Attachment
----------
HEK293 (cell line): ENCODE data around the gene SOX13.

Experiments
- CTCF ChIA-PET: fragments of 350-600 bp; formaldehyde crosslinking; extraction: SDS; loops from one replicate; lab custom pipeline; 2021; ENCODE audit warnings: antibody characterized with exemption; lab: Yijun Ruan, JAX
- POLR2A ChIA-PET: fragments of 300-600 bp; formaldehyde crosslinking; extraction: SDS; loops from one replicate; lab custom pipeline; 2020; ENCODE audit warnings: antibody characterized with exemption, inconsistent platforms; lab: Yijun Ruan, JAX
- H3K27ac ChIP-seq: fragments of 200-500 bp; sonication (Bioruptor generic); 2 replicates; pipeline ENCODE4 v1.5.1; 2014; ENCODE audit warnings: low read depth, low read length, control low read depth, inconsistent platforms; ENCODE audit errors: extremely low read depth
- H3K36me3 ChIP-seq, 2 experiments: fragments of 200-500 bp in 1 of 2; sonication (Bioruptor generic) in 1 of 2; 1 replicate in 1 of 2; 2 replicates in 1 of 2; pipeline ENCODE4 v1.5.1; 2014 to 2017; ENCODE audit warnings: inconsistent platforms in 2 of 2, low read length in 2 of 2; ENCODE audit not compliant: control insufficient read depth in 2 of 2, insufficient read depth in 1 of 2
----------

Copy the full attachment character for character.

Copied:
HEK293 (cell line): ENCODE data around the gene SOX13.

Experiments
- CTCF ChIA-PET: fragments of 350-600 bp; formaldehyde crosslinking; extraction: SDS; loops from one replicate; lab custom pipeline; 2021; ENCODE audit warnings: antibody characterized with exemption; lab: Yijun Ruan, JAX
- POLR2A ChIA-PET: fragments of 300-600 bp; formaldehyde crosslinking; extraction: SDS; loops from one replicate; lab custom pipeline; 2020; ENCODE audit warnings: antibody characterized with exemption, inconsistent platforms; lab: Yijun Ruan, JAX
- H3K27ac ChIP-seq: fragments of 200-500 bp; sonication (Bioruptor generic); 2 replicates; pipeline ENCODE4 v1.5.1; 2014; ENCODE audit warnings: low read depth, low read length, control low read depth, inconsistent platforms; ENCODE audit errors: extremely low read depth
- H3K36me3 ChIP-seq, 2 experiments: fragments of 200-500 bp in 1 of 2; sonication (Bioruptor generic) in 1 of 2; 1 replicate in 1 of 2; 2 replicates in 1 of 2; pipeline ENCODE4 v1.5.1; 2014 to 2017; ENCODE audit warnings: inconsistent platforms in 2 of 2, low read length in 2 of 2; ENCODE audit not compliant: control insufficient read depth in 2 of 2, insufficient read depth in 1 of 2